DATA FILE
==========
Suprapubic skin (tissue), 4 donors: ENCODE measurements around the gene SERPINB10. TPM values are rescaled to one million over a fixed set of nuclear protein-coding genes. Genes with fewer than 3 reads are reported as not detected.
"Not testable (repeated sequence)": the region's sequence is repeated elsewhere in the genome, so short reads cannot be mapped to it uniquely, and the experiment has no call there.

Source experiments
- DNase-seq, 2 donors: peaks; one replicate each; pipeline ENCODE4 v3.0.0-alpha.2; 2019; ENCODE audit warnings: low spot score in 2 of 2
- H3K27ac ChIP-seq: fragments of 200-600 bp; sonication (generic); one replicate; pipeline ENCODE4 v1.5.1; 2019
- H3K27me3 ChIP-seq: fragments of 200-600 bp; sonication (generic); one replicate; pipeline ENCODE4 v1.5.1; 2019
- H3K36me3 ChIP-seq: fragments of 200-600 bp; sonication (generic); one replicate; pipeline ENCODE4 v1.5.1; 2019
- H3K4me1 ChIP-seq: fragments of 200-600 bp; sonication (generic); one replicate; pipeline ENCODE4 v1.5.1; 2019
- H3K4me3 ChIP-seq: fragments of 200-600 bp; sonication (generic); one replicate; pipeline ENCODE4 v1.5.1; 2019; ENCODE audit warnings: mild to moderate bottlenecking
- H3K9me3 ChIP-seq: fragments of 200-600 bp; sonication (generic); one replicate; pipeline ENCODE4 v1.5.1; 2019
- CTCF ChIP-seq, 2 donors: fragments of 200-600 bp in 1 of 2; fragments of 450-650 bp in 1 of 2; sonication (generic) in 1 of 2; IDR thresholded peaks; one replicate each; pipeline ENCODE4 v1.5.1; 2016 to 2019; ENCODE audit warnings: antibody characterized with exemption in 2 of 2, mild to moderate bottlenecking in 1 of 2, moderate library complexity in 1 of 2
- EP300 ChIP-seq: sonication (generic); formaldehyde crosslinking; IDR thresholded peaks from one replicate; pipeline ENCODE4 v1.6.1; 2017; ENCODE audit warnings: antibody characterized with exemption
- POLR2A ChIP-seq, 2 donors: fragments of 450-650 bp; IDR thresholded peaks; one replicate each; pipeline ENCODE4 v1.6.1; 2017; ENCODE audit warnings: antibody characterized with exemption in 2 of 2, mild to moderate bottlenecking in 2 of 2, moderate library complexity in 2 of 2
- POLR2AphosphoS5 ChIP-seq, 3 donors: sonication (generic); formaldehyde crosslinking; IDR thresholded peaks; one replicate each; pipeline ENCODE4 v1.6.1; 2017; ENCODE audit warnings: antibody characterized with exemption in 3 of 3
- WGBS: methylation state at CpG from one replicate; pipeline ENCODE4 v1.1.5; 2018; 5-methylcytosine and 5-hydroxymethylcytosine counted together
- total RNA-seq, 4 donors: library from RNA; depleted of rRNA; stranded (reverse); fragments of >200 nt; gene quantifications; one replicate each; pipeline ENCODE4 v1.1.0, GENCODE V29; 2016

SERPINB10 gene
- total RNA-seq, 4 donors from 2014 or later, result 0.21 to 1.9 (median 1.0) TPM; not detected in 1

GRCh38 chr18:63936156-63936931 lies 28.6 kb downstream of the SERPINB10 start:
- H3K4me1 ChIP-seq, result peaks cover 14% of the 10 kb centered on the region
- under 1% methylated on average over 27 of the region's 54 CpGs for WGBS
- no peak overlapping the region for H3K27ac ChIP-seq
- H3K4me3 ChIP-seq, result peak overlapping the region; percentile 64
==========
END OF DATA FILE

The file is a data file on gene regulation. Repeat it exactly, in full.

Suprapubic skin (tissue), 4 donors: ENCODE measurements around the gene SERPINB10. TPM values are rescaled to one million over a fixed set of nuclear protein-coding genes. Genes with fewer than 3 reads are reported as not detected.
"Not testable (repeated sequence)": the region's sequence is repeated elsewhere in the genome, so short reads cannot be mapped to it uniquely, and the experiment has no call there.

Source experiments
- DNase-seq, 2 donors: peaks; one replicate each; pipeline ENCODE4 v3.0.0-alpha.2; 2019; ENCODE audit warnings: low spot score in 2 of 2
- H3K27ac ChIP-seq: fragments of 200-600 bp; sonication (generic); one replicate; pipeline ENCODE4 v1.5.1; 2019
- H3K27me3 ChIP-seq: fragments of 200-600 bp; sonication (generic); one replicate; pipeline ENCODE4 v1.5.1; 2019
- H3K36me3 ChIP-seq: fragments of 200-600 bp; sonication (generic); one replicate; pipeline ENCODE4 v1.5.1; 2019
- H3K4me1 ChIP-seq: fragments of 200-600 bp; sonication (generic); one replicate; pipeline ENCODE4 v1.5.1; 2019
- H3K4me3 ChIP-seq: fragments of 200-600 bp; sonication (generic); one replicate; pipeline ENCODE4 v1.5.1; 2019; ENCODE audit warnings: mild to moderate bottlenecking
- H3K9me3 ChIP-seq: fragments of 200-600 bp; sonication (generic); one replicate; pipeline ENCODE4 v1.5.1; 2019
- CTCF ChIP-seq, 2 donors: fragments of 200-600 bp in 1 of 2; fragments of 450-650 bp in 1 of 2; sonication (generic) in 1 of 2; IDR thresholded peaks; one replicate each; pipeline ENCODE4 v1.5.1; 2016 to 2019; ENCODE audit warnings: antibody characterized with exemption in 2 of 2, mild to moderate bottlenecking in 1 of 2, moderate library complexity in 1 of 2
- EP300 ChIP-seq: sonication (generic); formaldehyde crosslinking; IDR thresholded peaks from one replicate; pipeline ENCODE4 v1.6.1; 2017; ENCODE audit warnings: antibody characterized with exemption
- POLR2A ChIP-seq, 2 donors: fragments of 450-650 bp; IDR thresholded peaks; one replicate each; pipeline ENCODE4 v1.6.1; 2017; ENCODE audit warnings: antibody characterized with exemption in 2 of 2, mild to moderate bottlenecking in 2 of 2, moderate library complexity in 2 of 2
- POLR2AphosphoS5 ChIP-seq, 3 donors: sonication (generic); formaldehyde crosslinking; IDR thresholded peaks; one replicate each; pipeline ENCODE4 v1.6.1; 2017; ENCODE audit warnings: antibody characterized with exemption in 3 of 3
- WGBS: methylation state at CpG from one replicate; pipeline ENCODE4 v1.1.5; 2018; 5-methylcytosine and 5-hydroxymethylcytosine counted together
- total RNA-seq, 4 donors: library from RNA; depleted of rRNA; stranded (reverse); fragments of >200 nt; gene quantifications; one replicate each; pipeline ENCODE4 v1.1.0, GENCODE V29; 2016

SERPINB10 gene
- total RNA-seq, 4 donors from 2014 or later, result 0.21 to 1.9 (median 1.0) TPM; not detected in 1

GRCh38 chr18:63936156-63936931 lies 28.6 kb downstream of the SERPINB10 start:
- H3K4me1 ChIP-seq, result peaks cover 14% of the 10 kb centered on the region
- under 1% methylated on average over 27 of the region's 54 CpGs for WGBS
- no peak overlapping the region for H3K27ac ChIP-seq
- H3K4me3 ChIP-seq, result peak overlapping the region; percentile 64